Strategically Manage Your Life Insurance to Minimize Estate Taxes

Your Life Insurance Policy Can Be Excluded From Your Estate for Tax Purposes

When considering the impact of federal estate taxes, it’s pivotal to ascertain if your assets place you within the taxation threshold. This is in the millions of dollars, and the threshold doubles for couples.

For those whose estates may incur such taxes, the ownership status of life insurance policies at the time of the insured’s death is critical. Policies owned by the deceased contribute to the taxable estate’s total value. However, policies held by others remain separate and exempt from estate taxes.

Take, for instance, the case of Melissa, who secured a $200,000 life insurance policy naming her son Jeff as the beneficiary. Concurrently, her business partner Juanita purchased another life insurance policy on Melissa’s life, worth $400,000, to facilitate the acquisition of Melissa’s share of the business upon her passing. Upon Melissa’s demise, only the $200,000 from the policy she held is counted towards her taxable estate, whereas the $400,000 policy owned by Juanita is not.

Therefore, if you aim to bypass federal estate taxation on life insurance proceeds, transferring policy ownership may be a prudent move. This can be done either by assigning the policy to another individual, possibly a beneficiary, or by establishing an irrevocable life insurance trust to hold the policy. However, please be advised that some employer-provided group policies may prohibit ownership transfers.

Bequeathing property to your spouse, including life insurance proceeds, sidesteps estate taxes upon death. These proceeds become taxable elements of your estate only if designated for non-spousal beneficiaries such as children or friends.

Method One: Updating Policy Ownership

Altering life insurance policy ownership implies an irrevocable trade-off—once reassigned, you renounce all authority over the policy indefinitely. This action precludes you from altering beneficiaries or cancelling the policy, a crucial consideration particularly in changing personal circumstances like divorce.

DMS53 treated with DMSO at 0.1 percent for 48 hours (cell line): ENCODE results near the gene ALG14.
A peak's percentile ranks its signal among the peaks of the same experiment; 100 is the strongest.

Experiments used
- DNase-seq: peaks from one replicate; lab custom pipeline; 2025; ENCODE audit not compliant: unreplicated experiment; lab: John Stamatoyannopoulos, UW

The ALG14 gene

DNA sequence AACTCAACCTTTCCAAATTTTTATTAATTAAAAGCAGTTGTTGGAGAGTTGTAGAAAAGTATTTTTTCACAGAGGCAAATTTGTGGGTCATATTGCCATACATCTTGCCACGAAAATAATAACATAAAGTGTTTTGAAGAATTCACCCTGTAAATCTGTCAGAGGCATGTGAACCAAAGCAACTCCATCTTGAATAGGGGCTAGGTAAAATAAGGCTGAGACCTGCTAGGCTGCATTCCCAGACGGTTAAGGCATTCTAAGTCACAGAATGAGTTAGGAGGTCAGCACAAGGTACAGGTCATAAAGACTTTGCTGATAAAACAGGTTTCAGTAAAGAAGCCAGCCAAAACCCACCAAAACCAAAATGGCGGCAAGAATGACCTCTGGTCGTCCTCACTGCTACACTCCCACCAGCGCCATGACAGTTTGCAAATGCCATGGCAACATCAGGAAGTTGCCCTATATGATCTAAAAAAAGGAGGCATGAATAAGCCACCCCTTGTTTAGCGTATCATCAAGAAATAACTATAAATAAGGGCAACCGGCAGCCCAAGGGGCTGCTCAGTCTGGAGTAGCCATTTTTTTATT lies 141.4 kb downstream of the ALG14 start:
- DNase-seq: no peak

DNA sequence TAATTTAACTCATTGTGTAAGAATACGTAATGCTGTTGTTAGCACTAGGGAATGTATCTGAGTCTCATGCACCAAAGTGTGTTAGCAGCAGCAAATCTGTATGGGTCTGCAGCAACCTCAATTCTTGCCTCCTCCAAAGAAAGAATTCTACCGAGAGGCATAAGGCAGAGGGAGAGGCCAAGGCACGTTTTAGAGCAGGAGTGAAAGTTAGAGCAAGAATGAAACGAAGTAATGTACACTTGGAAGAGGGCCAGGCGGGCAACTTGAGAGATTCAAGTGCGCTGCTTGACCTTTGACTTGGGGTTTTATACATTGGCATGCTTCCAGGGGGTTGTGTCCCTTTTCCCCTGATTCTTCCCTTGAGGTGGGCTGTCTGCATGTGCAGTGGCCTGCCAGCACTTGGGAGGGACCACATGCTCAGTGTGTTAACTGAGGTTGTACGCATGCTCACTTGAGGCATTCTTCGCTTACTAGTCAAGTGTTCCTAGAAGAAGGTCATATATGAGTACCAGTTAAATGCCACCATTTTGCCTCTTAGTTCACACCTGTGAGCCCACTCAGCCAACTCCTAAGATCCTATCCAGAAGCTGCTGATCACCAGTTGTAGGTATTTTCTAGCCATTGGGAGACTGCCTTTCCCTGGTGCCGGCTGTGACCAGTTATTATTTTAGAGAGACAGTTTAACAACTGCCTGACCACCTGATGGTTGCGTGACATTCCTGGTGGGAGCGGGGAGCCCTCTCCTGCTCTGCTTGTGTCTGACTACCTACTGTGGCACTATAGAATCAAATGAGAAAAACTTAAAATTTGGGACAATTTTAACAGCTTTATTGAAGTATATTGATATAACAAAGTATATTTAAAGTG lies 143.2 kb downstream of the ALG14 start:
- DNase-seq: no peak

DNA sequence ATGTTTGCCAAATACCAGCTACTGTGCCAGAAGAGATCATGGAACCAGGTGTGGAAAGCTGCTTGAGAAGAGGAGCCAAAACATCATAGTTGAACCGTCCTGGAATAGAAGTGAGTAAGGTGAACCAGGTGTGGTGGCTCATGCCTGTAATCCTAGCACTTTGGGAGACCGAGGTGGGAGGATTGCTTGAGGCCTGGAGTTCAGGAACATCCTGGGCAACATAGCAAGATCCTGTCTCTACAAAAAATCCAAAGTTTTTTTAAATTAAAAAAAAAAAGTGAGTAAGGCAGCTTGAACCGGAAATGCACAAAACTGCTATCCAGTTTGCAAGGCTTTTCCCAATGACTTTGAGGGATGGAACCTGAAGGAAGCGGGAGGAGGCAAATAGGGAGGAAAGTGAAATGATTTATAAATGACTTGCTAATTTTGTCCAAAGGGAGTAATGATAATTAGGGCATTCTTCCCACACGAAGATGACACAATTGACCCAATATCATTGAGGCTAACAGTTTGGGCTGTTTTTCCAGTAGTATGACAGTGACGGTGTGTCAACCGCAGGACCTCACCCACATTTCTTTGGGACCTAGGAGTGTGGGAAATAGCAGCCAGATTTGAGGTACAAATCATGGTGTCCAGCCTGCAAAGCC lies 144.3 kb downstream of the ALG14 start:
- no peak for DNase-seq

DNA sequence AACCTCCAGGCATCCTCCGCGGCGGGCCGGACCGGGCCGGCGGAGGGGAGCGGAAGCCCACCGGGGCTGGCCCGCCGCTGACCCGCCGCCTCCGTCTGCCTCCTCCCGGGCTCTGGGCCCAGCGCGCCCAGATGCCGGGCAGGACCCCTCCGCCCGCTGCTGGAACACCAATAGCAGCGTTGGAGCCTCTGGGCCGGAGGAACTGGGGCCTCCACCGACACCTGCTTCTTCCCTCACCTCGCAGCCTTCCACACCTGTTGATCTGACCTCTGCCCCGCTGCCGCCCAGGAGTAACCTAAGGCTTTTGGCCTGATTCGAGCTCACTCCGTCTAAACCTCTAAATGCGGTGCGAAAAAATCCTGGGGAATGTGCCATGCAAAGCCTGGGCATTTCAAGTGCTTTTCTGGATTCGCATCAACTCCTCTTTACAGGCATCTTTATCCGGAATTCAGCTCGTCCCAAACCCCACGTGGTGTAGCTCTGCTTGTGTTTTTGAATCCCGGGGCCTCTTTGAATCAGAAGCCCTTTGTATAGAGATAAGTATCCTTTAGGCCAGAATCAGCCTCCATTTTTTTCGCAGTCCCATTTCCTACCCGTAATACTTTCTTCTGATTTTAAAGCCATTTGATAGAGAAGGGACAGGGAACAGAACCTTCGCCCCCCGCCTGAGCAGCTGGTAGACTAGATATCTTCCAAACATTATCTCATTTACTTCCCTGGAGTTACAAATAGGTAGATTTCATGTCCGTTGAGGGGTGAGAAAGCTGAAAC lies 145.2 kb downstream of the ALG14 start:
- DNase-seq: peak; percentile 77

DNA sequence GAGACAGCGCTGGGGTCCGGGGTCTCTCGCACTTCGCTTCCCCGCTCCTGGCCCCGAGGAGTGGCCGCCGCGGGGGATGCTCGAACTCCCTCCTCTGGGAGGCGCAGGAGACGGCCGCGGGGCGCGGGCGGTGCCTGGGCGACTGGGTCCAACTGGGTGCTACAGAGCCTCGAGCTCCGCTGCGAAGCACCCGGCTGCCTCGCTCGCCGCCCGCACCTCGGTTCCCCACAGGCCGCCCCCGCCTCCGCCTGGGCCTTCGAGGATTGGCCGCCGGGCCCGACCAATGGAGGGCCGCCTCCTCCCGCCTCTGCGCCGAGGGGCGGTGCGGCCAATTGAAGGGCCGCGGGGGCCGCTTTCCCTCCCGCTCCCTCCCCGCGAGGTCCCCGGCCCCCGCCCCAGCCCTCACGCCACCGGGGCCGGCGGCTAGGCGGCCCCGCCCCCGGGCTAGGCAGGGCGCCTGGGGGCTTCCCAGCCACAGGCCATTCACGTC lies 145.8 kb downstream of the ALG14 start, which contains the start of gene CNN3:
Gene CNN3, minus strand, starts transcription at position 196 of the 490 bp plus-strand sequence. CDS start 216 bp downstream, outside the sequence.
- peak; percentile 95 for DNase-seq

One IRS regulation of note states that life insurance policies gifted within three years prior to one’s death are revertible for estate tax considerations—meaning such policies remain part of the taxable estate as if ownership had never been relinquished.

The IRS also addresses “incidents of ownership,” a term denoting any substantive control retained over a transferred policy. If at your passing, you held any legal rights to alter beneficiaries, borrow against, or effectuate changes to the policy, the proceeds will be factored into your taxable estate.

Gift Tax Considerations

Transferring your life insurance policy equates to a taxable gift when the present value surpasses a certain ceiling. Taxation for such gifts, however, is deferred until the benefactor’s death. Noteworthy is that gift taxes are substantially less imposing than estate taxes that would accrue if the policy remained within the estate.

Further intricacies emerge when discussing single-premium policies, which once gifted, no longer necessitate ongoing premium payments. Nevertheless, should the policy’s value at the gift’s timing exceed the gift tax exemption, IRS taxes will apply.

Method Two: Using Life Insurance Trusts

An alternative path to policy transfer involves establishing an irrevocable life insurance trust to hold the policy. This method relinquishes your ownership, consequently excluding the proceeds from your taxable estate.

Trust-based transfers are beneficial in scenarios lacking a trustworthy individual to inherit policy ownership. The trust can be structured to ensure policy maintenance and premium payment, circumventing potential policy encashment by an unreliable new owner.

A legal consultation is essential to understand the intricacies and to fulfill all rigid requirements stipulated for a life insurance trust. Ensuring its irrevocable nature, appointing a non-beneficiary trustee, and instituting the trust a minimum of three years before death are mandatory for the desired tax exclusion.

Goldberg & Goldberg are dedicated to assisting clients in estate planning matters, including strategic life insurance management. Should you require further elucidation or seek to establish a life insurance trust, kindly reach out to us at (301) 654-5757 for a complimentary consultation.

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